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At Yellowstone, the largest geyser in the world has started to erupt, and scientists don’t know why!

Credits: shandianxiaojie_526 / Pixabay

No less than three times in six weeks, the Steamboat geyser started spitting out boiling water! This is a very unusual event, which scientists simply cannot explain. 

The Yellowstone volcano is known as a supervolcano. When its next large eruption occurs in 1,000 to 10,000 years time, it is sure to have a devastating impact. The Yellowstone Park is also home to Steamboat – the largest of the 400 geysers in the park – which is the tallest active geyser in the world.

Steamboat is capable of projecting boiling water up to 90 meters high, for a period of almost 40 minutes. According to information provided by Reuters press in an article on the 28th April, the geyser erupted on the 15th March, the 19th April and the 27th of April, making three eruptions in a six week period.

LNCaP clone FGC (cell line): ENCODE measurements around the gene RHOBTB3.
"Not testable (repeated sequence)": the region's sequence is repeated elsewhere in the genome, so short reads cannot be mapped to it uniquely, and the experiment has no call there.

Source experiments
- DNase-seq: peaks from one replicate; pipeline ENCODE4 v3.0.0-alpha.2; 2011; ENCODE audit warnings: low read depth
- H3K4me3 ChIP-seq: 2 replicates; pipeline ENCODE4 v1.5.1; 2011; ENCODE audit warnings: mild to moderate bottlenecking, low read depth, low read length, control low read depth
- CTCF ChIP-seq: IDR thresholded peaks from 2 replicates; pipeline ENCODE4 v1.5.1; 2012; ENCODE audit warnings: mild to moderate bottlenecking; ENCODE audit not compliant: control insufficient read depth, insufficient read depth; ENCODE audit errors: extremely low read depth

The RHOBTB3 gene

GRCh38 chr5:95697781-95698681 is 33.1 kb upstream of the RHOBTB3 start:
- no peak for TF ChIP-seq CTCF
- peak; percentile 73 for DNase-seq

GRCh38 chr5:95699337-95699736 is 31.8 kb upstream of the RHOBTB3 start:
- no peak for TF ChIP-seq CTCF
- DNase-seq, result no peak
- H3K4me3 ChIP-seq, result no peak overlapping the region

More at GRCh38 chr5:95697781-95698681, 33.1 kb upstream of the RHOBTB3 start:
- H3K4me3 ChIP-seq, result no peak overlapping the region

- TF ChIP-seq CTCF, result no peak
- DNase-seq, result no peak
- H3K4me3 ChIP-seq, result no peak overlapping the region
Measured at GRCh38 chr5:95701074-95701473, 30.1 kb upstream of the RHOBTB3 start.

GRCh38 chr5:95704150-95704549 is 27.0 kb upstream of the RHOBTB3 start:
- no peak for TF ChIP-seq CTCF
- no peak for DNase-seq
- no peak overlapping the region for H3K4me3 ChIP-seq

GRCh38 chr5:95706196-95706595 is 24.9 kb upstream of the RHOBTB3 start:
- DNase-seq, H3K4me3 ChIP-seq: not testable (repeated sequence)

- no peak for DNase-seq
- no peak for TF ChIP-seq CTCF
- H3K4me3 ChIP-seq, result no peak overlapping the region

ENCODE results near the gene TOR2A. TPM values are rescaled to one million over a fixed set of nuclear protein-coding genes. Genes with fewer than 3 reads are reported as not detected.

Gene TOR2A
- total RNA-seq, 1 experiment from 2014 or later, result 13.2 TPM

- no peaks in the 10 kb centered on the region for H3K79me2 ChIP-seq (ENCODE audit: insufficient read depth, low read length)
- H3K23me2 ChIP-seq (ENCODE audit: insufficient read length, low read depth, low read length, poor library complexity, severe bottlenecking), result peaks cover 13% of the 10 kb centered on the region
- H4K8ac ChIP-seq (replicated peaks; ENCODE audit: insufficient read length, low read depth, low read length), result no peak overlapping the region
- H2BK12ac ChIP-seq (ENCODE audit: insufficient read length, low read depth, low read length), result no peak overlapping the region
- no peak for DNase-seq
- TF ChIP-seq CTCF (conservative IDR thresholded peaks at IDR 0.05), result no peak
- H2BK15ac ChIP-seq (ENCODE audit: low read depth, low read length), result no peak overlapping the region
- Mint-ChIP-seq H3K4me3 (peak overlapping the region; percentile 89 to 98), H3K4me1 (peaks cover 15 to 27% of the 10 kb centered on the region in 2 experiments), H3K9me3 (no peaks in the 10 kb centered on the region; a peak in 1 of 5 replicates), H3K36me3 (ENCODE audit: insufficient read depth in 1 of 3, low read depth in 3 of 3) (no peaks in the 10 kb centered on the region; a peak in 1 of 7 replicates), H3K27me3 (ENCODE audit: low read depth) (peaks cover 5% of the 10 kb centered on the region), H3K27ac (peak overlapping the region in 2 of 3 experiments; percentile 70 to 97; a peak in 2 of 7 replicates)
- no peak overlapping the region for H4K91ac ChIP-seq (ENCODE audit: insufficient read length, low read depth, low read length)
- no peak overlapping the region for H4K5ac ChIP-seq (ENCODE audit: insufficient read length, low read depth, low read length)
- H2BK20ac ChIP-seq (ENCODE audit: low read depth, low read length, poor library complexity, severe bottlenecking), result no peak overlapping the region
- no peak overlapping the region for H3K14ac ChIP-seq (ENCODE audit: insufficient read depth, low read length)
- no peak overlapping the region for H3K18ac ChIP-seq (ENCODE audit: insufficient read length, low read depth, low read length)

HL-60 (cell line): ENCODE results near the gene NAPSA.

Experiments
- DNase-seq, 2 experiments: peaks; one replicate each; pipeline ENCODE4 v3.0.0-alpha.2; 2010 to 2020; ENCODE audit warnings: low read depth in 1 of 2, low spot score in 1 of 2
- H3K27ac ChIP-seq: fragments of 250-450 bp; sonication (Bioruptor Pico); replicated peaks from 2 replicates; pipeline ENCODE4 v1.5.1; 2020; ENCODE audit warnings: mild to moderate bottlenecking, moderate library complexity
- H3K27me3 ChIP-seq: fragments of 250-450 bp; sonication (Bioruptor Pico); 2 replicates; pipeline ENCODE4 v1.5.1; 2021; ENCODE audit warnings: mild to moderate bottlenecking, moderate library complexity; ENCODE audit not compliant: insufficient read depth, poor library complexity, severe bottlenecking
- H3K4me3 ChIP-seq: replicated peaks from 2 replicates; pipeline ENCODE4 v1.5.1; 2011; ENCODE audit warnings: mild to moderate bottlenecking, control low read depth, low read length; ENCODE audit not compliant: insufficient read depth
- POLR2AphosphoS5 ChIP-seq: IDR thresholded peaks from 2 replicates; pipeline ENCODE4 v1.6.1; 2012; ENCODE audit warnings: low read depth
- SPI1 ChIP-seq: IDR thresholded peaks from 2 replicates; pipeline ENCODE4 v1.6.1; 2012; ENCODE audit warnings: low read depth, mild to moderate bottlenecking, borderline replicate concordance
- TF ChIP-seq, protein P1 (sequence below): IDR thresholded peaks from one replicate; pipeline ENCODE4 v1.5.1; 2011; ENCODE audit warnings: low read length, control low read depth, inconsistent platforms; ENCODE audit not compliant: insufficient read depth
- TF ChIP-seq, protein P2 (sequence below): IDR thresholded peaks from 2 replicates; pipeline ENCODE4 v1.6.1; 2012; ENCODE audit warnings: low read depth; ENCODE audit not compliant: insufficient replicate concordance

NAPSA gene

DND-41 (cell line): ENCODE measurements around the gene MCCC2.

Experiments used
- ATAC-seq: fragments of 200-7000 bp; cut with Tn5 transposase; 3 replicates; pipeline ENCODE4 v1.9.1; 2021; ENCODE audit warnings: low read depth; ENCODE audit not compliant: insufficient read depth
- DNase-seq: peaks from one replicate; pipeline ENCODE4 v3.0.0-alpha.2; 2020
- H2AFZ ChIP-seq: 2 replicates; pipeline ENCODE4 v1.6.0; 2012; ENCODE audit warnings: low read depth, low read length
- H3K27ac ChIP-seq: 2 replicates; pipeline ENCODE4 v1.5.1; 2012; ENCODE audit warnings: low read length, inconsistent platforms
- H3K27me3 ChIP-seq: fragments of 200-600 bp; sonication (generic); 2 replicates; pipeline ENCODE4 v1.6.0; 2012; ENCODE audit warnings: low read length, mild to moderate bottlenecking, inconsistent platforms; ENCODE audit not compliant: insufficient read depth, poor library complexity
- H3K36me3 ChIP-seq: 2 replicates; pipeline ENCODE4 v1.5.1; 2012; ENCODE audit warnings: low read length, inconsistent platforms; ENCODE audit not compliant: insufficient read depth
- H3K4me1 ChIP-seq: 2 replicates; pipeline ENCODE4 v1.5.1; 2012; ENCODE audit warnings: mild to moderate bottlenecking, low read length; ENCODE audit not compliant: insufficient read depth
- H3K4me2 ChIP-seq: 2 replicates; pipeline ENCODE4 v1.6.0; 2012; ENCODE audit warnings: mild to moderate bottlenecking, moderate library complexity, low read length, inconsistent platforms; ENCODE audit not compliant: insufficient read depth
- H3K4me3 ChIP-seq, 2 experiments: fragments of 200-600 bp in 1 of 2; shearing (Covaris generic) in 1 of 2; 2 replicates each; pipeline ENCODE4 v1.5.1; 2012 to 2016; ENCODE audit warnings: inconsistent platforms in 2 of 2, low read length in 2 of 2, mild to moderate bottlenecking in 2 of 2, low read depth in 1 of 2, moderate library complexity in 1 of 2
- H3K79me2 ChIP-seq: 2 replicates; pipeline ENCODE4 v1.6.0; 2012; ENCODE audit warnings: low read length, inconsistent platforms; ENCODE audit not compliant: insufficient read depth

However, Steamboat has been dormant since 2014. These new eruptions are less impressive than those observed in 2013, when the 90 meter record height was reached. The fact is that it is not the first time that Steamboat became so active, but the shortening time between eruptions is what scientists do not understand.

As indicated by researchers from the U.S. Geological Survey’s Yellowstone Volcano Observatory, when a geyser re-activates, it can be a warning sign of a new volcanic eruption. However, the researchers indicated that in this case, there is nothing to suggest an imminent eruption.

The last eruption dates back 70,000 years, and according to Michael Poland, geophysicist at the Yellowstone Volcano Observatory, “there is nothing to indicate that any sort of volcanic eruption is imminent”, as he told the Washington Post.

Poland claims that the most likely explanation is that of the “randomness of geysers”. In fact, Steamboat erupted several times in the 1980s, after a half a century of inactivity!

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